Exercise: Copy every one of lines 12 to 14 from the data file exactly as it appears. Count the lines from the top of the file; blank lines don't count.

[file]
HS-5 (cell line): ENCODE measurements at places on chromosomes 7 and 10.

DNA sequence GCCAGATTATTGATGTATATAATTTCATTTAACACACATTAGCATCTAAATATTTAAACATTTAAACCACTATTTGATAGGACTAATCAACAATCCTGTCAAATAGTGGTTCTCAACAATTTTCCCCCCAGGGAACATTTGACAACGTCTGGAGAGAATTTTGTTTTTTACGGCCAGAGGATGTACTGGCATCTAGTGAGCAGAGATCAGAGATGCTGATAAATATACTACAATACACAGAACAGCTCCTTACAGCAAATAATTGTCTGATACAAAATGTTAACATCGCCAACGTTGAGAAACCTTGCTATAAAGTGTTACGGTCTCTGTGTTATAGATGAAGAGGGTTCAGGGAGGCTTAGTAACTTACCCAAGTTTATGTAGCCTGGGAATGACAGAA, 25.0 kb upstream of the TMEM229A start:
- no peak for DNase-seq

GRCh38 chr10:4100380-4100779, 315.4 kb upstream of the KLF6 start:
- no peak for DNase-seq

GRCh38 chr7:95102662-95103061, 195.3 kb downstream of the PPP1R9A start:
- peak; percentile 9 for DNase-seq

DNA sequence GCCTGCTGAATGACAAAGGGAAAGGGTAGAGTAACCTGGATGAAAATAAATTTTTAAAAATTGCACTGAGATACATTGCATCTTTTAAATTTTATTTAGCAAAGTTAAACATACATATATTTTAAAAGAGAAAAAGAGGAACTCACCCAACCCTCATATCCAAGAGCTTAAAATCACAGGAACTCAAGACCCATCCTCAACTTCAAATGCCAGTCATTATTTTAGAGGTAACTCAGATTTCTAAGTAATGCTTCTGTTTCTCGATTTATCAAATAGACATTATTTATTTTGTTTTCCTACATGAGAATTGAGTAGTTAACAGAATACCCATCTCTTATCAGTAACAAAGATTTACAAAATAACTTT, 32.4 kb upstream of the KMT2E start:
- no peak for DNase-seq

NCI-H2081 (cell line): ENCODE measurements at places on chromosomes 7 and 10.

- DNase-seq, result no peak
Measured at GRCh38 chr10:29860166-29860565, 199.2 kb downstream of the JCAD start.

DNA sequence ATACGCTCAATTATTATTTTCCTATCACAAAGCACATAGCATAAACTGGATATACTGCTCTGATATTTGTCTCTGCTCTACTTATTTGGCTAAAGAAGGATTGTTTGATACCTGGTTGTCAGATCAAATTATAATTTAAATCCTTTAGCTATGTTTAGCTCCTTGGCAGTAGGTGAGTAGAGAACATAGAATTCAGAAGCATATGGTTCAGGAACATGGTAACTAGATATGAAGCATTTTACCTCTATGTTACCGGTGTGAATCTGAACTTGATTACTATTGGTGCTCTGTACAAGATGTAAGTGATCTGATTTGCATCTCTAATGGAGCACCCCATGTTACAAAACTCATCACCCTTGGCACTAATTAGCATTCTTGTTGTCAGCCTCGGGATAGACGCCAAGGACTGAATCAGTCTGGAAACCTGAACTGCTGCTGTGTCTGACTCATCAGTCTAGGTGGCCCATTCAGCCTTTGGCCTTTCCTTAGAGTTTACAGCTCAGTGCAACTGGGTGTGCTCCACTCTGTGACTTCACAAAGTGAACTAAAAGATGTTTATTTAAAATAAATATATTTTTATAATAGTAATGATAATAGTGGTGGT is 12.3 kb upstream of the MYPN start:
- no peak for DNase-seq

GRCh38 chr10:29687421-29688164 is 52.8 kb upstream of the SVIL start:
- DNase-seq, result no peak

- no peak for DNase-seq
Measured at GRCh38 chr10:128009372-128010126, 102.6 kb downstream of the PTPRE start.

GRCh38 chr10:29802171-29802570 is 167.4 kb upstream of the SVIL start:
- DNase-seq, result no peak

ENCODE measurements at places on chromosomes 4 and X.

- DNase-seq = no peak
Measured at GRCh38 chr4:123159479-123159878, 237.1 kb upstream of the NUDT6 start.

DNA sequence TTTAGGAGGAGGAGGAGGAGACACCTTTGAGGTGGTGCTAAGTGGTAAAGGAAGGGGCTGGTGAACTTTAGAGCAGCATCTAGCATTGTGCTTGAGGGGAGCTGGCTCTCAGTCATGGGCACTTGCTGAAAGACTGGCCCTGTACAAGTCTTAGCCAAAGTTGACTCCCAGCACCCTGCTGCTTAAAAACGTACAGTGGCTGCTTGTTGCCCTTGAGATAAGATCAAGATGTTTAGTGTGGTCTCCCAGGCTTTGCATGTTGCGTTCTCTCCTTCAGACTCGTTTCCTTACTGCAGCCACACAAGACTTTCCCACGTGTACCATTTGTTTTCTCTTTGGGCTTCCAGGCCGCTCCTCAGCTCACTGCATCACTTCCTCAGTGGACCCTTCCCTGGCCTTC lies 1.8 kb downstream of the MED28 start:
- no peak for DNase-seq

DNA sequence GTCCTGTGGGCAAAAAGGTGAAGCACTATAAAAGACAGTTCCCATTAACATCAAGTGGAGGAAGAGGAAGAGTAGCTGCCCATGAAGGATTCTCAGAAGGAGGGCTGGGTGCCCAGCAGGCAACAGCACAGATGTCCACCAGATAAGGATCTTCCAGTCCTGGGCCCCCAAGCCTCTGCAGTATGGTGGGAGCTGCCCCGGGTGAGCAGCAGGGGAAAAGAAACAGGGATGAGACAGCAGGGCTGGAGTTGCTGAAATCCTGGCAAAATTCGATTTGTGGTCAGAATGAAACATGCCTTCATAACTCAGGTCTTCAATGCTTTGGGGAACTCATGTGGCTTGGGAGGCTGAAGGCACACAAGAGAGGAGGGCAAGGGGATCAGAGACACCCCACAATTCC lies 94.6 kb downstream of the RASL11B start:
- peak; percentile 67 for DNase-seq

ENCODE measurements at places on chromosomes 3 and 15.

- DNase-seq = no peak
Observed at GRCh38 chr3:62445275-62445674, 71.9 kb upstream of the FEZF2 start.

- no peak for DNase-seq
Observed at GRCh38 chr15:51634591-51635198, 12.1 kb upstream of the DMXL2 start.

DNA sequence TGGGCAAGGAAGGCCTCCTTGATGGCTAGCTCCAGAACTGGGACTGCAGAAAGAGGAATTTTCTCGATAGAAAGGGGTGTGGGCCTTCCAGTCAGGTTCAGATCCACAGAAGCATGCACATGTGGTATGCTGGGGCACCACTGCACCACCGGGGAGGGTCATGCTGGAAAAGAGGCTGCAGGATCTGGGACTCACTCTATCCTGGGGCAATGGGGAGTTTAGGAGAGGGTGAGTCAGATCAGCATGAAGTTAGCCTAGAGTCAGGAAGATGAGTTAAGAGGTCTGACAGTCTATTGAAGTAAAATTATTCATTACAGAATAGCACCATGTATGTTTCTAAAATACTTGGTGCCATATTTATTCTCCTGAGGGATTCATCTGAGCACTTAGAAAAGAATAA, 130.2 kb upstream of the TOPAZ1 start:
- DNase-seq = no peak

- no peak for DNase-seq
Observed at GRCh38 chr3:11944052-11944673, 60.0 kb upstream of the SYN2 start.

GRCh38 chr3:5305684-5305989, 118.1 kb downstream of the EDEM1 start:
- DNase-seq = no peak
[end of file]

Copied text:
Measured at GRCh38 chr10:29860166-29860565, 199.2 kb downstream of the JCAD start.

DNA sequence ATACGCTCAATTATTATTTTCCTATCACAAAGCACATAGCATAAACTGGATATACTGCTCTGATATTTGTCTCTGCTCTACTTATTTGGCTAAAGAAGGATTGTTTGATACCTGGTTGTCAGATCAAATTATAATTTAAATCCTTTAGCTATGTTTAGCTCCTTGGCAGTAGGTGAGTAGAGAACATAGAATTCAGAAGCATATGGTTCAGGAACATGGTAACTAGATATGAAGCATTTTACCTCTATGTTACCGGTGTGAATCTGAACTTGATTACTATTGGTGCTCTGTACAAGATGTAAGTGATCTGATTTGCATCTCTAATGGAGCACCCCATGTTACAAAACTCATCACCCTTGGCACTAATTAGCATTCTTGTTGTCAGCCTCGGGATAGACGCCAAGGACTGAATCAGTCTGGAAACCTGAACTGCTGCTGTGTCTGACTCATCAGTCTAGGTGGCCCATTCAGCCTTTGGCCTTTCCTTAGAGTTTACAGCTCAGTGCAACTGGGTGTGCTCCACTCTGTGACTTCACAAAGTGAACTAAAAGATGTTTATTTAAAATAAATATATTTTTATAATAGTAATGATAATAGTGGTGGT is 12.3 kb upstream of the MYPN start:
- no peak for DNase-seq